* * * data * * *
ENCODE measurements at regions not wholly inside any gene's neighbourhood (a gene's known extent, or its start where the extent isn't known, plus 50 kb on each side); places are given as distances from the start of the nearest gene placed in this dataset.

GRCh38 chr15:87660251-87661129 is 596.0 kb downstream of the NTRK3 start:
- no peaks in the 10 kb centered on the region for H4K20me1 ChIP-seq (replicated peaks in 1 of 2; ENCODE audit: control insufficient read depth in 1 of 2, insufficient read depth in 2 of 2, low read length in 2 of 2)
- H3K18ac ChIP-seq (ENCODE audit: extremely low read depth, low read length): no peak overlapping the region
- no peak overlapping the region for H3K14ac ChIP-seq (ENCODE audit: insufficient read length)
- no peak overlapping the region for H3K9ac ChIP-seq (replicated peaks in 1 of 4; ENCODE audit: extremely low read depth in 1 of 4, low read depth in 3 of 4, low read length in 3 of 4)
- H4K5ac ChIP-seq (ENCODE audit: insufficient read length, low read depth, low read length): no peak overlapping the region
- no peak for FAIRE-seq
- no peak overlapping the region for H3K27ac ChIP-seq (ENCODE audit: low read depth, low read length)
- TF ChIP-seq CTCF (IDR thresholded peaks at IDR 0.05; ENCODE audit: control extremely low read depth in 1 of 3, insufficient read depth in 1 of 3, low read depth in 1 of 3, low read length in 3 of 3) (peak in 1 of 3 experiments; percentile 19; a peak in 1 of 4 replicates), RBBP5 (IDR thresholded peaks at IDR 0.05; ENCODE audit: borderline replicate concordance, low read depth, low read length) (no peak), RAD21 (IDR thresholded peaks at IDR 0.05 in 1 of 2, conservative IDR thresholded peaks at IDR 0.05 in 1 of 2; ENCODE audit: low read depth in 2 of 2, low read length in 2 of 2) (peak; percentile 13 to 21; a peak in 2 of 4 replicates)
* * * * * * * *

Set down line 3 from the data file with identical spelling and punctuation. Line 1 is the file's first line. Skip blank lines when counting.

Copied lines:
- no peaks in the 10 kb centered on the region for H4K20me1 ChIP-seq (replicated peaks in 1 of 2; ENCODE audit: control insufficient read depth in 1 of 2, insufficient read depth in 2 of 2, low read length in 2 of 2)